March 15, 2010
"The Twilight of the Pardon Power"The title of this post is the title of this article from former US Pardon Attorney Margaret Colgate Love now available via SSRN. Here is the abstract:
Throughout our nation’s history, the president’s pardon power has been used with generosity and regularity, to correct systemic injustices and to advance the executive’s policy goals. Since 1980, however, presidential pardoning has fallen on hard times, its benign purposes frustrated by politicians’ fear of making a mistake, and subverted by unfairness in the way pardons are granted. The diminished role of clemency is unfortunate, since federal law makes almost no provision for shortening a prison term and none at all for mitigating the collateral consequences of conviction. It would be bad enough in these circumstances if presidents had made a conscious choice not to pardon at all, or to make only token use of their constitutional power. But what makes the situation intolerable is that, as the official route to clemency has all but closed, the back-door route has opened wide. In the two administrations that preceded President Obama’s, petitioners with personal or political connections in the White House bypassed the pardon bureaucracy in the Department of Justice, disregarded its regulations, and obtained clemency by means (and sometimes on grounds) not available to the less privileged. Much responsibility for the desuetude and disrepute into which a once-proud and useful institution of government has fallen must be laid at the door of the Justice Department, which during the past two administrations failed in its responsibilities as steward of the power, exposing the president to embarrassment and the power to abuse. To date, President Obama has taken no steps to reform and reinvigorate a pardon process that has, in Justice Anthony Kennedy’s words, been “drained of its moral force.”
Who hi-jacked the president’s pardon power? Is it worth rescuing, or should it be left to die in peace? To find the answers, this article first looks at pardoning practices in the 19th and early 20th centuries, a time when the pardon power played an important operational role in the federal justice system. It describes how pardon evolved into parole, and after 1930 came to be used primarily to restore rights of citizenship. It then examines the reasons for pardon’s decline in the 1980s and its collapse in the Clinton Administration. Finally, it argues that President Obama should want to revive the power, and suggests how he might do it.
Some related recent posts on federal clemency realities:
- Obama as Scrooge: no Christmas clemency grants
- Fitting complaints about an ugly clemency scoreboard: "Turkeys 2, humans 0"
- The true sentencing turkeys on this Thanksgiving eve
- Justified complaints that Obama's first pardon will be of a turkey
- "President Barack Obama proving stingy with his pardon power"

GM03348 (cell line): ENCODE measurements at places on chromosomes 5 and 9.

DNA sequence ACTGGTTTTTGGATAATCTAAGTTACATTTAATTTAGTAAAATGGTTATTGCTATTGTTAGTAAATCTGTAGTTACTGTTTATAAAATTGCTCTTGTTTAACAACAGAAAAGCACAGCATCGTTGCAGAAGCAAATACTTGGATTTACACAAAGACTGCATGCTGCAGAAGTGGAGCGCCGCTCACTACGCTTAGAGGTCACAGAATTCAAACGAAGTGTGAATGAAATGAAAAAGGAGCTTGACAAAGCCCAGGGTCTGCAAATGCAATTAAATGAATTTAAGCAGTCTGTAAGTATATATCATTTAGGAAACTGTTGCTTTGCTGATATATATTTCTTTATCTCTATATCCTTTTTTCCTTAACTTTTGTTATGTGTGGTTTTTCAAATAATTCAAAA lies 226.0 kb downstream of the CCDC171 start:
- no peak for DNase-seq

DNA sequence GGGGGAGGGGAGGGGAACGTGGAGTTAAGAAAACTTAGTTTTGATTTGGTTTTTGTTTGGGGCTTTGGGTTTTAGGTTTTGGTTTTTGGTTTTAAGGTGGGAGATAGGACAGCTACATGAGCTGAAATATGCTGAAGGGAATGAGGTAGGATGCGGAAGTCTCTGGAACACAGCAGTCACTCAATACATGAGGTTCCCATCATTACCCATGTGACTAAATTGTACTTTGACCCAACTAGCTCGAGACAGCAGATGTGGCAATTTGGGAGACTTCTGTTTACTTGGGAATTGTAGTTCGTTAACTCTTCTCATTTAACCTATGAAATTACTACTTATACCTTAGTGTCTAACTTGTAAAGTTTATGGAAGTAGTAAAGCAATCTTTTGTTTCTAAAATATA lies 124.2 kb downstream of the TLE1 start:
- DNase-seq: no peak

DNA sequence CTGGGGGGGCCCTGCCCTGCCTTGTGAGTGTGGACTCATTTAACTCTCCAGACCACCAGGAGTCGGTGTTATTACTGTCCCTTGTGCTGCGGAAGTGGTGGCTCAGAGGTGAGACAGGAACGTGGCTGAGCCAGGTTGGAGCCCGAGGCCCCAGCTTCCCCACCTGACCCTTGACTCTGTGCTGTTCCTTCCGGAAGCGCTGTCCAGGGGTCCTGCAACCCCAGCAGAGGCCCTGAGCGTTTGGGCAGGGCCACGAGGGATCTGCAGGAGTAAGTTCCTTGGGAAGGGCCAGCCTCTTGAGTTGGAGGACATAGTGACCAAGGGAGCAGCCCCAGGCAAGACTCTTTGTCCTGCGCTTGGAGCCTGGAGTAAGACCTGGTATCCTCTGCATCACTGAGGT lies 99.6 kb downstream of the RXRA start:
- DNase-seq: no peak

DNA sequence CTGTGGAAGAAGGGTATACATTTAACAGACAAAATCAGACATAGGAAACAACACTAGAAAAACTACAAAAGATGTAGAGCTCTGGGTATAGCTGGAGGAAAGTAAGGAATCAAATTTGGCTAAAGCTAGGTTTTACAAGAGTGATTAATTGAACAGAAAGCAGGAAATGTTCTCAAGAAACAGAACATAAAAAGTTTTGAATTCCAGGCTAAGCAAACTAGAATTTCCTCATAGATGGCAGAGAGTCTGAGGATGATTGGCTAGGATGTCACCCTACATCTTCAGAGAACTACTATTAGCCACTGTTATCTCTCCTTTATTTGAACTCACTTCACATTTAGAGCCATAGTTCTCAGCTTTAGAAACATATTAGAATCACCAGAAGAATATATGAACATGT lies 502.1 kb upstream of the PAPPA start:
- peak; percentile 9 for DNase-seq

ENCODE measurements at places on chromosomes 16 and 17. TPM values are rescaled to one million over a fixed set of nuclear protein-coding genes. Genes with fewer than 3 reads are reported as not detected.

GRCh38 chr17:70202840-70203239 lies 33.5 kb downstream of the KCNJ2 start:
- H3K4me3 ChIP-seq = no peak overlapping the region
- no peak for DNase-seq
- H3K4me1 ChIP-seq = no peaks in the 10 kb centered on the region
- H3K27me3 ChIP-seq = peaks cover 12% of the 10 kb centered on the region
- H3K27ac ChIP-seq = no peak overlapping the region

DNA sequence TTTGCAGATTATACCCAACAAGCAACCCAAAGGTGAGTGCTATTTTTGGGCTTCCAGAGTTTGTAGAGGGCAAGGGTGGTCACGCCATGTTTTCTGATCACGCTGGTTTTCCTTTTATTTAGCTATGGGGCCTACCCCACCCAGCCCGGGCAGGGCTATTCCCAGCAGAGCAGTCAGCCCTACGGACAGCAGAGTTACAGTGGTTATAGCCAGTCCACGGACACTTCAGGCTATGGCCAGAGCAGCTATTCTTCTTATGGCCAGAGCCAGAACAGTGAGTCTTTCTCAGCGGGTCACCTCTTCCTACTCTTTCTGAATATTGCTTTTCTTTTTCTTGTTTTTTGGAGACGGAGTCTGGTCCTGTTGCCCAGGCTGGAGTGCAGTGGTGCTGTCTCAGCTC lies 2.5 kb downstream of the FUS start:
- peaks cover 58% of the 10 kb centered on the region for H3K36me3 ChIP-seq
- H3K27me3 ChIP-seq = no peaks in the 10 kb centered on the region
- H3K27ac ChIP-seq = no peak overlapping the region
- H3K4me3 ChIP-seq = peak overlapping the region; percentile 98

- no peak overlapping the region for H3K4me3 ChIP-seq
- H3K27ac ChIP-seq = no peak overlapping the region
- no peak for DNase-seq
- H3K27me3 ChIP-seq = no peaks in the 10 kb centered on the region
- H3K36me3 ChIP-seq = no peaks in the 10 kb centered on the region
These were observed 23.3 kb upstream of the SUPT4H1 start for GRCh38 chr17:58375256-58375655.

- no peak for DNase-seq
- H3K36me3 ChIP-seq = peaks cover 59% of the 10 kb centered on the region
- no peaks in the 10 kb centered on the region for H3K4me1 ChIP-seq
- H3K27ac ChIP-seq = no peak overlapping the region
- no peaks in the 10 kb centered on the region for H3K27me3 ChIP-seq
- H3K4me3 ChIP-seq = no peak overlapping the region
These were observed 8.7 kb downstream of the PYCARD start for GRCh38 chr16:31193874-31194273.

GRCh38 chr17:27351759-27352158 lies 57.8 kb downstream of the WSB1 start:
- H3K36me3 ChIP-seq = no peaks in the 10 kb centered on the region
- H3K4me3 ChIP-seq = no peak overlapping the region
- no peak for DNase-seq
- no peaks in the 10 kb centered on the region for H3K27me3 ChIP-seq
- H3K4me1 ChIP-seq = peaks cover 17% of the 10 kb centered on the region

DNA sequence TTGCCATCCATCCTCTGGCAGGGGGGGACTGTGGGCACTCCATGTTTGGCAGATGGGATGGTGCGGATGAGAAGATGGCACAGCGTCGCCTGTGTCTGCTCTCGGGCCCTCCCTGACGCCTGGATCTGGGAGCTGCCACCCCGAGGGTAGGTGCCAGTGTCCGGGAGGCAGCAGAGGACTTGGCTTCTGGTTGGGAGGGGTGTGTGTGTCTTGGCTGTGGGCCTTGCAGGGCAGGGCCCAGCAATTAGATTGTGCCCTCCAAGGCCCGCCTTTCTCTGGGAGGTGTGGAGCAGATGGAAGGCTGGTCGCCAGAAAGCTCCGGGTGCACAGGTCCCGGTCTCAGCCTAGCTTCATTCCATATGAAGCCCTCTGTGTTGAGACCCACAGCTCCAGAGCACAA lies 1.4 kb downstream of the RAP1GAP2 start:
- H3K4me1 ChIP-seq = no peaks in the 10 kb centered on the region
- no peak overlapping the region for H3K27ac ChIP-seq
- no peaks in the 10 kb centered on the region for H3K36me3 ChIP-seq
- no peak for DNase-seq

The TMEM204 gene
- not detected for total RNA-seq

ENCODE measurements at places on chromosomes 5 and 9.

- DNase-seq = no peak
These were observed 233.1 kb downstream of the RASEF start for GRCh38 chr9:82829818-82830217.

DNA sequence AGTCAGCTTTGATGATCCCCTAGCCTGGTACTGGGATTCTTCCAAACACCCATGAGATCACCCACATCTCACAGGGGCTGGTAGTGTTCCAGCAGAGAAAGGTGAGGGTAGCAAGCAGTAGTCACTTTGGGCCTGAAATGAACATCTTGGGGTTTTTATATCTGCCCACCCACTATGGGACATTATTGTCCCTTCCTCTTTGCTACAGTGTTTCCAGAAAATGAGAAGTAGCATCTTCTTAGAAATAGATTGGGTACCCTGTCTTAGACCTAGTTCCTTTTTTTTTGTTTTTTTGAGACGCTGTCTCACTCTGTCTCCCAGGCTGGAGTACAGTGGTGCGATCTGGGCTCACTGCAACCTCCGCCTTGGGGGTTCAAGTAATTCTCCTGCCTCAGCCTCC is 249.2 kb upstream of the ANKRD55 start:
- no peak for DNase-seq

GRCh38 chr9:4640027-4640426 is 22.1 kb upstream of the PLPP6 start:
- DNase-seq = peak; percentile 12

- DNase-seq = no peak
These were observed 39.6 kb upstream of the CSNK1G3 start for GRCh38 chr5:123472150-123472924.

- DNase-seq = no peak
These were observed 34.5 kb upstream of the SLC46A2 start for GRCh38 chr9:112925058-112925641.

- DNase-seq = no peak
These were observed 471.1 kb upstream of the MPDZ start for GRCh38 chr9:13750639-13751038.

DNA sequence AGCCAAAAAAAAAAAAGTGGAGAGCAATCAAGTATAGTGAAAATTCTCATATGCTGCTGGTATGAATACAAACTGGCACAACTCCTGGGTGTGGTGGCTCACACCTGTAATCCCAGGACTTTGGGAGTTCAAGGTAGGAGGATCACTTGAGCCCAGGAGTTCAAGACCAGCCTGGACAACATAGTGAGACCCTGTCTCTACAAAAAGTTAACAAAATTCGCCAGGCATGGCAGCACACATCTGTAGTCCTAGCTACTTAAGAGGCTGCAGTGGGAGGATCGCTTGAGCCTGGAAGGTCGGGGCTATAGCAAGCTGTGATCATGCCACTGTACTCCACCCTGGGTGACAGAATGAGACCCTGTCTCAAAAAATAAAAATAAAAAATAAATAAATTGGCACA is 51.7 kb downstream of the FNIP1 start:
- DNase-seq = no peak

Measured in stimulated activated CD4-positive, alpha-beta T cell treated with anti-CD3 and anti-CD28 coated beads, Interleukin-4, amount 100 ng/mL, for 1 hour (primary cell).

- Notable press stories noting Obama's lack of clemency action
- A simple plea for Prez Obama: grant at least a single clemency in your first 100 days
- Historical evidence that it is NOT too early to start demanding clemencies from President Obama
- When will President Obama start acting like President Lincoln when it comes to the clemency power?
- "The Fall of the Presidential Pardon"
March 15, 2010 at 09:54 AM | Permalink
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You've also written about state clemency matters. In Michigan, where I practice, the governor's clemency power is subject to statutes requiring clemency matters to go through the Parole Board. For 2008, the last year for which the Department of Corrections has published figures, it acted in over 32,000 matters involving prisoner reviews, essentially all for parole. The report notes there was one grant of a commutation in a murder case, to a parolable sentence. When the ratio is 32,000-to-1 against clemency, it's dead in practice.
Posted by: Greg Jones | Mar 15, 2010 10:49:28 AM
Bad headline: I thought you meant Ruckman's blog had gone under!
Posted by: Gritsforbreakfast | Mar 15, 2010 12:37:01 PM
The route back to respectability would be to de-politicize the pardon/clemency process. Re-introduce parole to the federal system, and give the parole board the right to reduce or eliminate the collateral consequences of conviction, such as the loss of voting and/or gun rights. Better yet, don’t make those collateral consequences automatic, as so many of them now are. The upshot would be fewer defendants for whom a presidential pardon is the last resort.
Posted by: Marc Shepherd | Mar 15, 2010 2:00:28 PM
And just how, pray tell, is a FEDERAL parole board/commission supposed to restore voting rights which are a creature of STATE, not federal laws? Further, please tell us, Ms. Love, of the epic battles YOU so valiantly fought to restore the pardon power to its rightful place when YOU were in the politically appointed position of Pardon Attorney?
Posted by: anon | Mar 15, 2010 6:09:49 PM
Sentencing guidelines have taken the rogue judge out of the picture. In most jurisdictions, there's almost nobody in prison today who was sentenced before sentencing guidelines went into effect. There are occasional upward departures from the guidelines. However, those departures are, when challenged on appeal, usually upheld as appropriate. Therefore, with most prisoners serving sentences which are "reasonable" by the guidelines definition, and almost everyone else serving a sentence that's either below guidelines, or which has been upheld as "reasonable" on the facts, there's no perceived need for clemency.
Posted by: Greg Jones | Mar 16, 2010 11:19:26 AM
Reports of Ruckman's blog death are exaggerated :-) Blogger required a "migration" but I think I have managed to survive it. Best,
Posted by: P.S. Ruckman, Jr. | Mar 16, 2010 9:30:30 PM
Thanks for the link on pardon power. Great read
Posted by: laborashirt | May 24, 2010 11:22:36 AM